True Women for Sale
Starring: Anthony Wong Chau-sang, Prudence Liew Mei-kwan, Race Wong Yuen-ling, Sammy Leung Chi-kin
Director: Herman Yau Lai-to
The Chinese title of True Women for Sale - 'I don't sell my body, I sell my womb' - is perhaps the most provocative aspect of this entertaining but uneven look at the local sex trade. Herman Yau's loose sequel to Whisper and Moans, one of last year's underrated treasures, shares thematic and stylistic similarities to its predecessor. But the script, again co-authored by the director and Elsa Yang Yee-shan, is so unfocused and rife with extraneous incidents that its more fun and meaningful aspects almost get lost in the process.
That they don't is a tribute to Yau's usual lack of pretensions, a fine feel for Hong Kong, and Anthony Wong. Although best known for his grizzly, over-the-top performances, Wong ranks among the screen's most versatile actors, and it's a pleasure to watch his low-key manoeuvrings as the kindhearted but not altogether altruistic insurance agent Lau Fu-yi. One of the film's cleverest bits is projecting Lau's calculator-like assessment of each new acquaintance's value in terms of estimated premiums. But there's more to him than a calculating heart, as evidenced by his interaction with Lin-fa (Race Wong), the young mainland widow of a middle-aged Lau client who she married as a way of immigrating to Hong Kong.
Now a single mother and pregnant with twins, Lin-fa lives in a Sham Shui Po tenement that is home to dozens of one-woman brothels. It's not exactly the best environment to bring up children, particularly with neighbours such as Lai Chung-chung (Prudence Liew, right). Lai is the movie's oddest character, a drug-addicted prostitute whose greatest shame is her rotten teeth and who raises chickens as an almost sacred duty (chicken, after all, is Cantonese slang for prostitute).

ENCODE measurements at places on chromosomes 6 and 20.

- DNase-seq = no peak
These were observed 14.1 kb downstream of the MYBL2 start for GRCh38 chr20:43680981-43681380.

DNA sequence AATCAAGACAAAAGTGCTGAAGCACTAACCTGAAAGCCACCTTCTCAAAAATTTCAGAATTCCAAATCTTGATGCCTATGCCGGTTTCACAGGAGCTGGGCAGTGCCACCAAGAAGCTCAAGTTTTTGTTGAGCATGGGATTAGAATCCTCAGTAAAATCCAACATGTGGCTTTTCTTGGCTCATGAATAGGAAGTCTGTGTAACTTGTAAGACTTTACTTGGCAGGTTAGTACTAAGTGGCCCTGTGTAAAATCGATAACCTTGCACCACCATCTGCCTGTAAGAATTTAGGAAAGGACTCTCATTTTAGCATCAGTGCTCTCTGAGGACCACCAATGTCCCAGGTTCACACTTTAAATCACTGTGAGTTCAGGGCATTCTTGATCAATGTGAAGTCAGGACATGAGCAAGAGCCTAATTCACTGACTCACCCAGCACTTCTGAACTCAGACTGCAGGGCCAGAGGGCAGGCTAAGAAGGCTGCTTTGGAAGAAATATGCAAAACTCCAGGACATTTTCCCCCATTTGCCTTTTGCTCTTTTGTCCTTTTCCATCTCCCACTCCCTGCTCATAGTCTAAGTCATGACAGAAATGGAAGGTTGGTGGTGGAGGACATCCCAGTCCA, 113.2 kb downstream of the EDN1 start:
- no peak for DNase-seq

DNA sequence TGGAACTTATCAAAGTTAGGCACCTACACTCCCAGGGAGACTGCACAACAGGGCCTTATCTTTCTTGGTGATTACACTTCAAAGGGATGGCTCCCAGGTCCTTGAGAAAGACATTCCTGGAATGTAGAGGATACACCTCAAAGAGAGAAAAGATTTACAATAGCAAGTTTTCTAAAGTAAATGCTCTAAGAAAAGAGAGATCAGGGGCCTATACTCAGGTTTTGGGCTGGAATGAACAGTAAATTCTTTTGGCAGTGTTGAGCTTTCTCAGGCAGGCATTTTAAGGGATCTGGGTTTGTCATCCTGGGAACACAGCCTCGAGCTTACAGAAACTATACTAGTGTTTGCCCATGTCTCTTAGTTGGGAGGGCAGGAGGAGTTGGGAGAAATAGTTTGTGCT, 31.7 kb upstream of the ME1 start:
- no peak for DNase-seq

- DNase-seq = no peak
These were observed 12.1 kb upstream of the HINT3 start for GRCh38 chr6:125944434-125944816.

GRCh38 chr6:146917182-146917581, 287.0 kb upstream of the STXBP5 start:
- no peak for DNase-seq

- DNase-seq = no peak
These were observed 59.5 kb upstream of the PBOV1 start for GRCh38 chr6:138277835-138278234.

The two women illustrate the central issue alluded to in the Chinese title: whether being a whore is any less honourable than marrying and having babies for financial security. Like many Yau features, True Women for Sale is refreshing in that it doesn't shy away from social topics that are usually anathema to commercial releases. As well as its gender politics, the movie touches on residency rights for people from the mainland and the injustices facing new immigrants - subjects that fit naturally within the context.
Less germane is a major subplot involving photojournalist Chi (Sammy Leung) who is intent on getting to the roots of Lai's personal saga. Her saga is, indeed, interesting, and provides Susan Shaw Yin-yin with a poignant cameo as Lai's estranged mother. But spending so much time on Chi's professional life is superfluous and adds little to the proceedings. Equally irrelevant is the depiction of Lau's unrequited flirtations in his office, which jarringly takes him out of the movie's main milieu without adding depth to our understanding of the quirky workaholic.
The film's 90 minutes go by quickly, but the picture's real women would have been more saleable, cinematically speaking, if afforded less plot detours and more pertinent whispers and moans.
True Women for Sale opens today